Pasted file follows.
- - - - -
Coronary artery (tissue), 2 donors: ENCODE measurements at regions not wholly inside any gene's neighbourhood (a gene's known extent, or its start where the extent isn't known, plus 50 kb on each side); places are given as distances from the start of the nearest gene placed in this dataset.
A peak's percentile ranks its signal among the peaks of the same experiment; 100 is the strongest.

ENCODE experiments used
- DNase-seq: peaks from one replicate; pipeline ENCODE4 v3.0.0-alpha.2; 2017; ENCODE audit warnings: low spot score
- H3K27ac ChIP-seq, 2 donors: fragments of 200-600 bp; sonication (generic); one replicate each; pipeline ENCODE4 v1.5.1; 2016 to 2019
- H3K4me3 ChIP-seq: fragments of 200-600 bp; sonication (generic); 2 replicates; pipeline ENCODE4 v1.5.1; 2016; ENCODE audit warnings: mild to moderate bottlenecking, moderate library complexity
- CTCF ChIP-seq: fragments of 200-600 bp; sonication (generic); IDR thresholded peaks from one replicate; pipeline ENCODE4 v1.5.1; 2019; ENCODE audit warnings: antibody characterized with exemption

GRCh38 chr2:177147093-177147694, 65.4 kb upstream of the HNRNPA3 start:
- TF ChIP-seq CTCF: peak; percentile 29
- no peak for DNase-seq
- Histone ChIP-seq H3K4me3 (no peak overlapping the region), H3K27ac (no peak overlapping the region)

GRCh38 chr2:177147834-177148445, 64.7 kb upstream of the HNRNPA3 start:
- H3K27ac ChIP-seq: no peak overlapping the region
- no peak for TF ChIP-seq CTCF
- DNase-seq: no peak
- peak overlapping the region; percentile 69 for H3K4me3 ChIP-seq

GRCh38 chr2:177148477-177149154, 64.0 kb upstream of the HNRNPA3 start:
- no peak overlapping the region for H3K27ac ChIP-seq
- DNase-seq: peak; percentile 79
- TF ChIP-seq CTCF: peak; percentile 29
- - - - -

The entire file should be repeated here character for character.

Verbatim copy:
Coronary artery (tissue), 2 donors: ENCODE measurements at regions not wholly inside any gene's neighbourhood (a gene's known extent, or its start where the extent isn't known, plus 50 kb on each side); places are given as distances from the start of the nearest gene placed in this dataset.
A peak's percentile ranks its signal among the peaks of the same experiment; 100 is the strongest.

ENCODE experiments used
- DNase-seq: peaks from one replicate; pipeline ENCODE4 v3.0.0-alpha.2; 2017; ENCODE audit warnings: low spot score
- H3K27ac ChIP-seq, 2 donors: fragments of 200-600 bp; sonication (generic); one replicate each; pipeline ENCODE4 v1.5.1; 2016 to 2019
- H3K4me3 ChIP-seq: fragments of 200-600 bp; sonication (generic); 2 replicates; pipeline ENCODE4 v1.5.1; 2016; ENCODE audit warnings: mild to moderate bottlenecking, moderate library complexity
- CTCF ChIP-seq: fragments of 200-600 bp; sonication (generic); IDR thresholded peaks from one replicate; pipeline ENCODE4 v1.5.1; 2019; ENCODE audit warnings: antibody characterized with exemption

GRCh38 chr2:177147093-177147694, 65.4 kb upstream of the HNRNPA3 start:
- TF ChIP-seq CTCF: peak; percentile 29
- no peak for DNase-seq
- Histone ChIP-seq H3K4me3 (no peak overlapping the region), H3K27ac (no peak overlapping the region)

GRCh38 chr2:177147834-177148445, 64.7 kb upstream of the HNRNPA3 start:
- H3K27ac ChIP-seq: no peak overlapping the region
- no peak for TF ChIP-seq CTCF
- DNase-seq: no peak
- peak overlapping the region; percentile 69 for H3K4me3 ChIP-seq

GRCh38 chr2:177148477-177149154, 64.0 kb upstream of the HNRNPA3 start:
- no peak overlapping the region for H3K27ac ChIP-seq
- DNase-seq: peak; percentile 79
- TF ChIP-seq CTCF: peak; percentile 29